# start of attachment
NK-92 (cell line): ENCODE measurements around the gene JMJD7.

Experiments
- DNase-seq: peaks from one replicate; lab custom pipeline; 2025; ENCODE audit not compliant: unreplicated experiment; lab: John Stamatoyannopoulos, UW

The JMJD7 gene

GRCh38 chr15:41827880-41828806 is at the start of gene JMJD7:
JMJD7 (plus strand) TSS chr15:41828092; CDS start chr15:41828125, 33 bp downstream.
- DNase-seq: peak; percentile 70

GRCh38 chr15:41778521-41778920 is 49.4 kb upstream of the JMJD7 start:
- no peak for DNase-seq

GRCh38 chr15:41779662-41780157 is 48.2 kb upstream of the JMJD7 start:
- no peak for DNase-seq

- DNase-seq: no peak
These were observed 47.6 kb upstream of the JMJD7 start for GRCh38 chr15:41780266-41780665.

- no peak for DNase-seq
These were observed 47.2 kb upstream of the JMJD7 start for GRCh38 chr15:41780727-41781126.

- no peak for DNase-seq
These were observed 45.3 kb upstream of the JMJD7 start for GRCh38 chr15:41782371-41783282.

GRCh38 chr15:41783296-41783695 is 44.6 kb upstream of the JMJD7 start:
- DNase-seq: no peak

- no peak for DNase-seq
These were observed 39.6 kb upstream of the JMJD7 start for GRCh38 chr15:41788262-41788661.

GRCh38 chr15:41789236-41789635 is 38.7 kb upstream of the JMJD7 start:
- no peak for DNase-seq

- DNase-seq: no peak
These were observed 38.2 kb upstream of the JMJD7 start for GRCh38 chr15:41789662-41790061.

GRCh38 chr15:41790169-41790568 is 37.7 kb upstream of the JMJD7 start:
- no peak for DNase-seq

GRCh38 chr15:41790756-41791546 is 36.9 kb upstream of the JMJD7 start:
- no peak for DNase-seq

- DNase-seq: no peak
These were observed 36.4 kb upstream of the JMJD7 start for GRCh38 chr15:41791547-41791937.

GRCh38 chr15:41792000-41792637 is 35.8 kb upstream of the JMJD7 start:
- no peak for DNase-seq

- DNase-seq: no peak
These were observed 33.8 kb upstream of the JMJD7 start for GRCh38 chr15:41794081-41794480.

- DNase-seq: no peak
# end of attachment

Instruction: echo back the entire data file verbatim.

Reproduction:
NK-92 (cell line): ENCODE measurements around the gene JMJD7.

Experiments
- DNase-seq: peaks from one replicate; lab custom pipeline; 2025; ENCODE audit not compliant: unreplicated experiment; lab: John Stamatoyannopoulos, UW

The JMJD7 gene

GRCh38 chr15:41827880-41828806 is at the start of gene JMJD7:
JMJD7 (plus strand) TSS chr15:41828092; CDS start chr15:41828125, 33 bp downstream.
- DNase-seq: peak; percentile 70

GRCh38 chr15:41778521-41778920 is 49.4 kb upstream of the JMJD7 start:
- no peak for DNase-seq

GRCh38 chr15:41779662-41780157 is 48.2 kb upstream of the JMJD7 start:
- no peak for DNase-seq

- DNase-seq: no peak
These were observed 47.6 kb upstream of the JMJD7 start for GRCh38 chr15:41780266-41780665.

- no peak for DNase-seq
These were observed 47.2 kb upstream of the JMJD7 start for GRCh38 chr15:41780727-41781126.

- no peak for DNase-seq
These were observed 45.3 kb upstream of the JMJD7 start for GRCh38 chr15:41782371-41783282.

GRCh38 chr15:41783296-41783695 is 44.6 kb upstream of the JMJD7 start:
- DNase-seq: no peak

- no peak for DNase-seq
These were observed 39.6 kb upstream of the JMJD7 start for GRCh38 chr15:41788262-41788661.

GRCh38 chr15:41789236-41789635 is 38.7 kb upstream of the JMJD7 start:
- no peak for DNase-seq

- DNase-seq: no peak
These were observed 38.2 kb upstream of the JMJD7 start for GRCh38 chr15:41789662-41790061.

GRCh38 chr15:41790169-41790568 is 37.7 kb upstream of the JMJD7 start:
- no peak for DNase-seq

GRCh38 chr15:41790756-41791546 is 36.9 kb upstream of the JMJD7 start:
- no peak for DNase-seq

- DNase-seq: no peak
These were observed 36.4 kb upstream of the JMJD7 start for GRCh38 chr15:41791547-41791937.

GRCh38 chr15:41792000-41792637 is 35.8 kb upstream of the JMJD7 start:
- no peak for DNase-seq

- DNase-seq: no peak
These were observed 33.8 kb upstream of the JMJD7 start for GRCh38 chr15:41794081-41794480.

- DNase-seq: no peak